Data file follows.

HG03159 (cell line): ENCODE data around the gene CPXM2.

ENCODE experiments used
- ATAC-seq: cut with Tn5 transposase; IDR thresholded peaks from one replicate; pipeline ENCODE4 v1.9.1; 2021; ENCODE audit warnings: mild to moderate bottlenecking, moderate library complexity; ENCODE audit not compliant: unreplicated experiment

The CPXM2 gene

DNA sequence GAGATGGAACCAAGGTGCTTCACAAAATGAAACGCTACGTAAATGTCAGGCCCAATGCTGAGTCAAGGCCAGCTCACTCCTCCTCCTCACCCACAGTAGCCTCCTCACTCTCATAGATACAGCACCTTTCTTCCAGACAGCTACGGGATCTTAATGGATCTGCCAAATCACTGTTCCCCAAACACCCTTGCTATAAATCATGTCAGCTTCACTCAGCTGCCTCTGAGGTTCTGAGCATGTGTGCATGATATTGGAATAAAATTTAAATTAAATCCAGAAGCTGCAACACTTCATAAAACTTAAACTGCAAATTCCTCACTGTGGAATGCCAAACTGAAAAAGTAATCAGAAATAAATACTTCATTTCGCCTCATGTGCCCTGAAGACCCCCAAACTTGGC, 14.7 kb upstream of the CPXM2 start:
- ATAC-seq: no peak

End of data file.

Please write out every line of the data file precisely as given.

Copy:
HG03159 (cell line): ENCODE data around the gene CPXM2.

ENCODE experiments used
- ATAC-seq: cut with Tn5 transposase; IDR thresholded peaks from one replicate; pipeline ENCODE4 v1.9.1; 2021; ENCODE audit warnings: mild to moderate bottlenecking, moderate library complexity; ENCODE audit not compliant: unreplicated experiment

The CPXM2 gene

DNA sequence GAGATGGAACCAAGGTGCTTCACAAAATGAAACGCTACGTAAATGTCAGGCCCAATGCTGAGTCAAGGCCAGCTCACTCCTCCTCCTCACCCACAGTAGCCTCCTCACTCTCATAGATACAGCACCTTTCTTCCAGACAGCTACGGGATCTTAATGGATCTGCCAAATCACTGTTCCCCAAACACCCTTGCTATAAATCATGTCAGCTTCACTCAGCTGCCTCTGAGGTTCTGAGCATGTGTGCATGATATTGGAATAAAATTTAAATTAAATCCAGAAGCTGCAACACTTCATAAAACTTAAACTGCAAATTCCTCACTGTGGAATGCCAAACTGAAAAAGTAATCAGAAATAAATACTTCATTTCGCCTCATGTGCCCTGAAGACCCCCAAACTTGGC, 14.7 kb upstream of the CPXM2 start:
- ATAC-seq: no peak